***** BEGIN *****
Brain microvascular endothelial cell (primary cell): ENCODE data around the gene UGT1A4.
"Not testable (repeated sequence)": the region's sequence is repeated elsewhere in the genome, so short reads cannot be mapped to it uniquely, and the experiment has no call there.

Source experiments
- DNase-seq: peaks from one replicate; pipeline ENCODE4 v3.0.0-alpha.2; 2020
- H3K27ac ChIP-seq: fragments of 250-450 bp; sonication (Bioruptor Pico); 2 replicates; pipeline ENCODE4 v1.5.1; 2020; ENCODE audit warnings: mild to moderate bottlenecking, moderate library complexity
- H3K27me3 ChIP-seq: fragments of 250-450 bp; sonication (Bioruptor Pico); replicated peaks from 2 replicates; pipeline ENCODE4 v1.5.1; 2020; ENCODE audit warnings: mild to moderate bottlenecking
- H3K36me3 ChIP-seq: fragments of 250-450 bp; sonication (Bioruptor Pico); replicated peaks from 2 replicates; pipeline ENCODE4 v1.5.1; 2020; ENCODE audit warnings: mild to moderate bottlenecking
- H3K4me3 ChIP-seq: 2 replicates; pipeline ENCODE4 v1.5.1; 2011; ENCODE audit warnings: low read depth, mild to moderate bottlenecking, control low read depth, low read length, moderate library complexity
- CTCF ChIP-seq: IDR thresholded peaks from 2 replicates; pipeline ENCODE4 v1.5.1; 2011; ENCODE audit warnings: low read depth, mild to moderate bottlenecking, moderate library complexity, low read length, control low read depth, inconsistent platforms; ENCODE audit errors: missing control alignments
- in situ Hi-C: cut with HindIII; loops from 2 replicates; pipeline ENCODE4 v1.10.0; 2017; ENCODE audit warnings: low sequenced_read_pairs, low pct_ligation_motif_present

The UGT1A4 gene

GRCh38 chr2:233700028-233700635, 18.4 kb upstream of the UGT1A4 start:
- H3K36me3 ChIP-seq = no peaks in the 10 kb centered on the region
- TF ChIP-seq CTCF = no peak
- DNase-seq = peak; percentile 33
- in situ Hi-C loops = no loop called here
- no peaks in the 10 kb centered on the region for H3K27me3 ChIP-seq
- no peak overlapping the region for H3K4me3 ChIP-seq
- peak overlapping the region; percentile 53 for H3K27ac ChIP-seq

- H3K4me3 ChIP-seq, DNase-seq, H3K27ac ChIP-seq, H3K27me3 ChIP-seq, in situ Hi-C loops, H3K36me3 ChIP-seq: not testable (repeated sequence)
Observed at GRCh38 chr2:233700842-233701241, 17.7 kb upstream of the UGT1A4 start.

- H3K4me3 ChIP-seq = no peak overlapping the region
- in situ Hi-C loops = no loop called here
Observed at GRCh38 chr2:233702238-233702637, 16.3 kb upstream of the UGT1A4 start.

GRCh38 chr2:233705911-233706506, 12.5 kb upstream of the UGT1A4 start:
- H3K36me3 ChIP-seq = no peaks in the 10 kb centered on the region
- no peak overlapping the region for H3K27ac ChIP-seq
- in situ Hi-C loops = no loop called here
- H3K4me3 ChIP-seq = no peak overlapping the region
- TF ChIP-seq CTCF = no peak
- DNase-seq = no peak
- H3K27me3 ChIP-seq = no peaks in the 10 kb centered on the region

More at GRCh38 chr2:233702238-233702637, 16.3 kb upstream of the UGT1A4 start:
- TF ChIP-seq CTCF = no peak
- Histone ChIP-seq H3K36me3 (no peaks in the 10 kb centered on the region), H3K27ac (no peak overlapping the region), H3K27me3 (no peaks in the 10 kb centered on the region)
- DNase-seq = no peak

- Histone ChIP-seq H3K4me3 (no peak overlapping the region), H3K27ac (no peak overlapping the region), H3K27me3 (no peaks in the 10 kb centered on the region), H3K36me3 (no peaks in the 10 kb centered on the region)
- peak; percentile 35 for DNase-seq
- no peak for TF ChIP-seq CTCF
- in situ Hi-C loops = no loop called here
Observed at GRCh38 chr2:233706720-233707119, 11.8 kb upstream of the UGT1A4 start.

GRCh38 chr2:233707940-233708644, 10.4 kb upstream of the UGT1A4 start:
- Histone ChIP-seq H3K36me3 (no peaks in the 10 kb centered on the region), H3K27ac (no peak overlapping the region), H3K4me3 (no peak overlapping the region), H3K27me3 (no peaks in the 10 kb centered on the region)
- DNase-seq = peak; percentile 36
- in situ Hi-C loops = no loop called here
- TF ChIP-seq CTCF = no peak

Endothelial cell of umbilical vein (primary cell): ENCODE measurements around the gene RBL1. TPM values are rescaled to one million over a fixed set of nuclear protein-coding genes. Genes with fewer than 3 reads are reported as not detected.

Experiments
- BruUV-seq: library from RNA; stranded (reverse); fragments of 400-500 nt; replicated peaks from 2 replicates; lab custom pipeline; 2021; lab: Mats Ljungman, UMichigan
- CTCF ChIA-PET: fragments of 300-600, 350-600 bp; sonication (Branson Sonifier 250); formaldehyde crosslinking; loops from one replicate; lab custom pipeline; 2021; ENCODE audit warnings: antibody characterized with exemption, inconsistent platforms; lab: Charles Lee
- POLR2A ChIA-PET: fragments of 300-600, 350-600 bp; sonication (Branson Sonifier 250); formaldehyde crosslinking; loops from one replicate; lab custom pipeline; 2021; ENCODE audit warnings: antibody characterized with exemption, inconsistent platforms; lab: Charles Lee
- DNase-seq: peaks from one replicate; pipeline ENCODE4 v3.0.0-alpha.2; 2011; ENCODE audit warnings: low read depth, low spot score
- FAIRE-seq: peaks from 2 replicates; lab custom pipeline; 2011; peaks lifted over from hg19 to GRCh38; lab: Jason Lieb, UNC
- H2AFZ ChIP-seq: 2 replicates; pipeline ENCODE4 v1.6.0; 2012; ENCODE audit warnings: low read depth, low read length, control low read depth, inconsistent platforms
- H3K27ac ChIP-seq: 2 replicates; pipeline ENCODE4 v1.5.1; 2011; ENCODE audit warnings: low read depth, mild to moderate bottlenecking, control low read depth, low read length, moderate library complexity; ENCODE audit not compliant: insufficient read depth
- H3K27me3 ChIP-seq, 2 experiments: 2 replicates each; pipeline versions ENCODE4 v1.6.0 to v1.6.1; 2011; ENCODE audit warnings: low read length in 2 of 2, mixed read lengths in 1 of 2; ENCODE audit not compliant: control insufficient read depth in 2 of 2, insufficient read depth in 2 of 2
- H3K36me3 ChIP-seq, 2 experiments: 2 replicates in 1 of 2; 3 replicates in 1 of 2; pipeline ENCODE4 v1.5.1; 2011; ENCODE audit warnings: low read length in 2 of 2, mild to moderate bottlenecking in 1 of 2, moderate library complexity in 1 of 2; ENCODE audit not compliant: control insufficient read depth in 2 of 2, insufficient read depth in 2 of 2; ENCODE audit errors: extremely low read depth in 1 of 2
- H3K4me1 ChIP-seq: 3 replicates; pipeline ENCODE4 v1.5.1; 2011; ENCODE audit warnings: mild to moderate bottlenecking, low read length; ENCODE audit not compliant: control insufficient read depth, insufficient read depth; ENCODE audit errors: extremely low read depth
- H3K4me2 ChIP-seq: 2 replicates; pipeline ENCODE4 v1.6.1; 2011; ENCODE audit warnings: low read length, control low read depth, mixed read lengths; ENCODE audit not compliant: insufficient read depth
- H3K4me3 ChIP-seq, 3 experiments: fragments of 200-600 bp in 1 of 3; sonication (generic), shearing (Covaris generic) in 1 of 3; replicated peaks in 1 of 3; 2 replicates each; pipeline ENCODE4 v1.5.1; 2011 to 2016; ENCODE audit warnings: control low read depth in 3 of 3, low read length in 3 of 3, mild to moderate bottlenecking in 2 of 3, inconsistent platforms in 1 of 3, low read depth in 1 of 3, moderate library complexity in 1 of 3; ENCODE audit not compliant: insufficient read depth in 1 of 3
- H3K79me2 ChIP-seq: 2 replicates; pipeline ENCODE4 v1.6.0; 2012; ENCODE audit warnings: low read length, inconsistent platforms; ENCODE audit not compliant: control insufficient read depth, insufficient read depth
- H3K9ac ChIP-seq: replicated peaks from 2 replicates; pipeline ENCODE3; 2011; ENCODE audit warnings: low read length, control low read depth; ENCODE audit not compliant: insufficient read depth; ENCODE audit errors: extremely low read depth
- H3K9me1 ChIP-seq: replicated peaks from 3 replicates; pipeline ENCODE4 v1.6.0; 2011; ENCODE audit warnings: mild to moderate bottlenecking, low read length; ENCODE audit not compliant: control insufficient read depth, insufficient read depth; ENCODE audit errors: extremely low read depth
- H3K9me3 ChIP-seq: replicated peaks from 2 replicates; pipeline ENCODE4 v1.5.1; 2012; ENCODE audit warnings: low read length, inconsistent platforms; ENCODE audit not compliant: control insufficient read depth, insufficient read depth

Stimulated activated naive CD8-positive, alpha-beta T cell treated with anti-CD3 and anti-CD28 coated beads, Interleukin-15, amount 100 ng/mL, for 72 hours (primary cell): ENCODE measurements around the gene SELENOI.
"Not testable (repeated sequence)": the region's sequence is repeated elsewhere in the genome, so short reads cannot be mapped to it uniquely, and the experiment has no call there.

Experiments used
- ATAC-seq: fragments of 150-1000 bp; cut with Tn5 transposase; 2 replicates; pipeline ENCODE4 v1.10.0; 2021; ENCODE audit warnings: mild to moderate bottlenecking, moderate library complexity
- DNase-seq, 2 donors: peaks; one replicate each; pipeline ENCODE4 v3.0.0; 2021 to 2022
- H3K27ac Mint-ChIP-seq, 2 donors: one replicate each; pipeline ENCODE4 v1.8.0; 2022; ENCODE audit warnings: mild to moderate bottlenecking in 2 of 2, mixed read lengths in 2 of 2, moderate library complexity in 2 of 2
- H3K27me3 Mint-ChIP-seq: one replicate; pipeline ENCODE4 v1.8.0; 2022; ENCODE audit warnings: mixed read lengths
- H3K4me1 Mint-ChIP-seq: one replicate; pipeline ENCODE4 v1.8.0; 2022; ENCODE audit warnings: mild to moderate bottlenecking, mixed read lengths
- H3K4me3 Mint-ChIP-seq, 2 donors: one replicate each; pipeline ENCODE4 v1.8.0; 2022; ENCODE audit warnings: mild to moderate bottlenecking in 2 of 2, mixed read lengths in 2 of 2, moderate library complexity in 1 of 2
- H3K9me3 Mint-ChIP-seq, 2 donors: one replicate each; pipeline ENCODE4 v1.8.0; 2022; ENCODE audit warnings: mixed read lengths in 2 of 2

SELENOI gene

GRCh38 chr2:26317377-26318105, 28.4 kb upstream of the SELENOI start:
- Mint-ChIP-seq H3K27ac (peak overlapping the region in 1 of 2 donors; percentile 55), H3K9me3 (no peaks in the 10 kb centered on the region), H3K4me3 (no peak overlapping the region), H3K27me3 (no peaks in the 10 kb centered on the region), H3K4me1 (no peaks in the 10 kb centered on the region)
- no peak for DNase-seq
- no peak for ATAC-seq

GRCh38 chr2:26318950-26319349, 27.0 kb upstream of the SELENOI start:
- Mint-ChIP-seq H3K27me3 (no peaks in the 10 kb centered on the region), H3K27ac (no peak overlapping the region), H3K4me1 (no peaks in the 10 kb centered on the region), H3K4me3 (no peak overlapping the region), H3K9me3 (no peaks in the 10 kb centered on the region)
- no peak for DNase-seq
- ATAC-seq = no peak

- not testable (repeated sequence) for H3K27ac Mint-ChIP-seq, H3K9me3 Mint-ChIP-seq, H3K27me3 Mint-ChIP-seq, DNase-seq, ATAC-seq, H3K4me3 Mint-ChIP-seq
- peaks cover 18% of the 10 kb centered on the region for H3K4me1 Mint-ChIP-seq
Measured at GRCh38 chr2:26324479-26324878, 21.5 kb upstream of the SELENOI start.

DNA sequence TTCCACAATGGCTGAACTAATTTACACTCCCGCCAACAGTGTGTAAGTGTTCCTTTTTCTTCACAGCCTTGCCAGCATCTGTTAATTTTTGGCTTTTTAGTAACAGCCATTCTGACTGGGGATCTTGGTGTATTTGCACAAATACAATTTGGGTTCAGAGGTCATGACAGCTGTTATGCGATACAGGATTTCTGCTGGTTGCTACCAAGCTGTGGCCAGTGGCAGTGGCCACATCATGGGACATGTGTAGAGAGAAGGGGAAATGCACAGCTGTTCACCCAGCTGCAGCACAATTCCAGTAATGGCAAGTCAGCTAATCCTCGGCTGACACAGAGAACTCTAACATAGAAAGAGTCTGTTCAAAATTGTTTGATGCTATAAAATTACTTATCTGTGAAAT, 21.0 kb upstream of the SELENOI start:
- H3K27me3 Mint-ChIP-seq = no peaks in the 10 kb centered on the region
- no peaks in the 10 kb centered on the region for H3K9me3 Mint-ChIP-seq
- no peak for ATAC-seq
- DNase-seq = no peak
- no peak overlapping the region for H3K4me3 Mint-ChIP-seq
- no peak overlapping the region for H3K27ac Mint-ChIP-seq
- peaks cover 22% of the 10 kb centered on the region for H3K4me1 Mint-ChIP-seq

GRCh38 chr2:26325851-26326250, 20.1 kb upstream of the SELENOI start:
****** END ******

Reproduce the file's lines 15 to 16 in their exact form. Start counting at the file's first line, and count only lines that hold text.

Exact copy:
- DNase-seq = peak; percentile 33
- in situ Hi-C loops = no loop called here